Keywords: Antineoplasic activity; Bioactive molecules; Characterization; Pleurotus sajor-caju ; Polysaccharidic fractions
High-Yield Hypocrellin A Production in Solid-State Fermentation by Shiraia sp. SUPER-H168 by Yujie Cai; Xiaohui Liang; Xiangru Liao; Yanrui Ding; Jun Sun; Xiaohui Li (2275-2286).
Hypocrellin A production by Shiraia sp. SUPER-H168 was studied under solid-state fermentation. Corn was found to be the best substrate after evaluating eight kinds of agro-industrial crops and residues. The optimized solid-state fermentation conditions were as follows: inoculum size 3 × 106 spores, substrate particle size 0.8–1 mm, initial moisture content 50%, and temperature 30 °C. Six kinds of external carbon source and seven kinds of external nitrogen source were evaluated, respectively, for HA production. Glucose and NaNO3 were the best. The combination of them was optimized by the response surface method. The optimum compositions of the supplementary glucose and NaNO3 were 1.65 g/100 g and 0.43 g/L, respectively. Hypocrellin A production reached 4.7 mg/g.
Keywords: Hypocrellin A; Solid state fermentation; Optimization; C/N ratio; Response surface method
Characterization of Alcohol Dehydrogenase from Permeabilized Brewer's Yeast Cells Immobilized on the Derived Attapulgite Nanofibers by Quan Zhao; Yi Hou; Geng-Hao Gong; Ming-An Yu; Lan Jiang; Fei Liao (2287-2299).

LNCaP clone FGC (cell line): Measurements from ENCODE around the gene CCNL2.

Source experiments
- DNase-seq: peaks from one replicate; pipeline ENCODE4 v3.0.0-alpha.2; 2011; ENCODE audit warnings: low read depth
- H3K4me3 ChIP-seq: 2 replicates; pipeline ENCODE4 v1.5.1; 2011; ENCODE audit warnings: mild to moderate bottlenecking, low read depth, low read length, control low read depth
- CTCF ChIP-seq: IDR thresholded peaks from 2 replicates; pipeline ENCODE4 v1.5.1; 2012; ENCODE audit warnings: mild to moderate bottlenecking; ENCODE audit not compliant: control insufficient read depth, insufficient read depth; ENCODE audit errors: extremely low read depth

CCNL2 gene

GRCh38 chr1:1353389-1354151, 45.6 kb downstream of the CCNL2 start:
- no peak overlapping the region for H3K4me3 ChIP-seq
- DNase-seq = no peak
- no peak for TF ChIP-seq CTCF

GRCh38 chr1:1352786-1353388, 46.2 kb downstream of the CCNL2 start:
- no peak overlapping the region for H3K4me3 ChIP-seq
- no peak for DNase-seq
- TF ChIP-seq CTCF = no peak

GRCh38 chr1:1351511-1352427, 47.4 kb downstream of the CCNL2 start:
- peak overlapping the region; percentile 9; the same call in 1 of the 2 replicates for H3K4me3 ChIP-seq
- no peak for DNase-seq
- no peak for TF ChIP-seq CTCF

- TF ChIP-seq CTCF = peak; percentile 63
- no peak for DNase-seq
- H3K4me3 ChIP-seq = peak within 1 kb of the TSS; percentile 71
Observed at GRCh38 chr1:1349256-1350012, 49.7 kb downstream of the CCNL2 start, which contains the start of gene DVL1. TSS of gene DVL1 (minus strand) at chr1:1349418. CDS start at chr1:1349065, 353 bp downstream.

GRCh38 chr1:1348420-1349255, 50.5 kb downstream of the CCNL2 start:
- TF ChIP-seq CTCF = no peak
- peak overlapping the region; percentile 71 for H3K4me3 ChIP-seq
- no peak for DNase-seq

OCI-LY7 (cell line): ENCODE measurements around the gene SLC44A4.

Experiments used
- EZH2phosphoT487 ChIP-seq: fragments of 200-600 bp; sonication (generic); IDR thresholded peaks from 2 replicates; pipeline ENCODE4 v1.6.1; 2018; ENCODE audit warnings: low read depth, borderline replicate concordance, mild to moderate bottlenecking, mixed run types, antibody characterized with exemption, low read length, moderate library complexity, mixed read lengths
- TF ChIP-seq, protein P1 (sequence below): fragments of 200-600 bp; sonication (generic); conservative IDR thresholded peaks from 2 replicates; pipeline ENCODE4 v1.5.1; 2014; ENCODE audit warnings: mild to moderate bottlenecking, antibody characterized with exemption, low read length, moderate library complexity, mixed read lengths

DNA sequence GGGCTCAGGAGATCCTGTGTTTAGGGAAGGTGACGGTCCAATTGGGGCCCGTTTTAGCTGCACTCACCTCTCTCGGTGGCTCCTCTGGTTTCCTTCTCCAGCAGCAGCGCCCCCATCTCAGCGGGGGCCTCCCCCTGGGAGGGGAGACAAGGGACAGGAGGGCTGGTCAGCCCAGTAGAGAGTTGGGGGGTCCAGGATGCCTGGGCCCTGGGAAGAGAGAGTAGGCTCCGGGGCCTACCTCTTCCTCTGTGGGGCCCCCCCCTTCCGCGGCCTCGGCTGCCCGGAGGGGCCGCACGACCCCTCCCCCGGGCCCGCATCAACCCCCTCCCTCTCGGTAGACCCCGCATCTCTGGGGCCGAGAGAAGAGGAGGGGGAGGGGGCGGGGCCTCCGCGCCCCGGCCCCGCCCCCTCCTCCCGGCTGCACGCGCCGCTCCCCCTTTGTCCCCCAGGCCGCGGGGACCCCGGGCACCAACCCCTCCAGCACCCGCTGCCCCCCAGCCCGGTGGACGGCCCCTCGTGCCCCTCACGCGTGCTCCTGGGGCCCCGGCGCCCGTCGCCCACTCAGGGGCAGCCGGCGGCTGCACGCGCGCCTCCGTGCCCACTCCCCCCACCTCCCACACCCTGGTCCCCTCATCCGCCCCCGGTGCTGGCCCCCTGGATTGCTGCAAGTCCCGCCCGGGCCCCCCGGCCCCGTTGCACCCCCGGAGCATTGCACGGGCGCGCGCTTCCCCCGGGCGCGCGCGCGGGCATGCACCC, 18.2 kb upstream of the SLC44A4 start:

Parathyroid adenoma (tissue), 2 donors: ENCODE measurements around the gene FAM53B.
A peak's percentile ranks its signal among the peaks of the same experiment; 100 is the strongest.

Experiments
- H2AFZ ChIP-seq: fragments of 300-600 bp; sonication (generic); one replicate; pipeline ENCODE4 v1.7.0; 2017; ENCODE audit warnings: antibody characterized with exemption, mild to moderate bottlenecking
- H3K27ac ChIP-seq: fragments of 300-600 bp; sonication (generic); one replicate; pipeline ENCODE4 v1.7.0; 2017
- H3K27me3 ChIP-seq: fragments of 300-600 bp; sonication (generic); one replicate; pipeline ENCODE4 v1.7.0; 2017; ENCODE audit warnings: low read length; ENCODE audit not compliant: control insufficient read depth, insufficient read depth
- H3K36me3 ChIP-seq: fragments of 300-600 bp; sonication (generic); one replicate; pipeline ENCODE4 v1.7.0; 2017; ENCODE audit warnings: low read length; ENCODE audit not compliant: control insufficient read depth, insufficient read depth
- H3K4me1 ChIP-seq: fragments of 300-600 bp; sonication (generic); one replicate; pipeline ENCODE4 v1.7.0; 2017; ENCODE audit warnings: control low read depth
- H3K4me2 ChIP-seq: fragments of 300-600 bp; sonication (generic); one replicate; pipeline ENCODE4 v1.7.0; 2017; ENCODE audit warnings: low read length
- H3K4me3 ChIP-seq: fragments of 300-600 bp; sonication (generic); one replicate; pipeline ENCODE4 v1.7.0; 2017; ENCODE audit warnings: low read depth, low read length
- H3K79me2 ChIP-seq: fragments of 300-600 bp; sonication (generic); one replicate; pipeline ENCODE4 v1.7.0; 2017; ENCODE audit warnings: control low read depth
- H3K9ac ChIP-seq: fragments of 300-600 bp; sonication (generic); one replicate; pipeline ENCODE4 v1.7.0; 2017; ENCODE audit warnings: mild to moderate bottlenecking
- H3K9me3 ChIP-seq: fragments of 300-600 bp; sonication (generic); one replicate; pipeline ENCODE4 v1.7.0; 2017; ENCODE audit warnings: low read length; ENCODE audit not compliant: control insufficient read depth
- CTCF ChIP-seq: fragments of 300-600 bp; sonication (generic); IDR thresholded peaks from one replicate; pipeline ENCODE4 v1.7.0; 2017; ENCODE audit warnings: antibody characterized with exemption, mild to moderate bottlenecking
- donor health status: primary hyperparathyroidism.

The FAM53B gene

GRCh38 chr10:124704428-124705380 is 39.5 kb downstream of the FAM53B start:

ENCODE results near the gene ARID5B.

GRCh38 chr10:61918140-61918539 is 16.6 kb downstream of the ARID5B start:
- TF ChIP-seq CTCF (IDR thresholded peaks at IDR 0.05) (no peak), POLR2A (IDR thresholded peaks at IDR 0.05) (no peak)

Alcohol dehydrogenase (ADH) from permeabilized brewer's yeast was immobilized on derived attapulgite nanofibers via glutaraldehyde covalent binding. The effect of immobilization on ADH activity, optimum temperature and pH, thermal, pH and operational stability, reusability of immobilized ADH, and bioreduction of ethyl 3-oxobutyrate (EOB) to ethyl(S)-3-hydroxybutyrate ((S)-EHB) by the immobilized ADH were investigated. The results show the immobilized ADH retained higher activity over wider ranges of pH and temperature than those of the free. The optimum temperature and pH were 7.5 and 35 °C, respectively, and 58% of the original activity was retented after incubation at 35 °C for 32 h. More importantly, in bioreduction of EOB mediated by immobilized ADH, the conversion of substrate and enantiomeric excess (ee) of product reached 88% and 99.2%, respectively, within 2 h and retained about 42% of the initial activity after eight cycles.
Keywords: Alcohol dehydrogenase(ADH); Ethyl(S)-3-hydroxybutyrate((S)-EHB); Permeabilized brewer's yeast cells; Immobilization; Attapulgite nano-fibrils
A Multistage Process to Enhance Cellobiose Production from Cellulosic Materials by Caroline Vanderghem; Pascal Boquel; Christophe Blecker; Michel Paquot (2300-2307).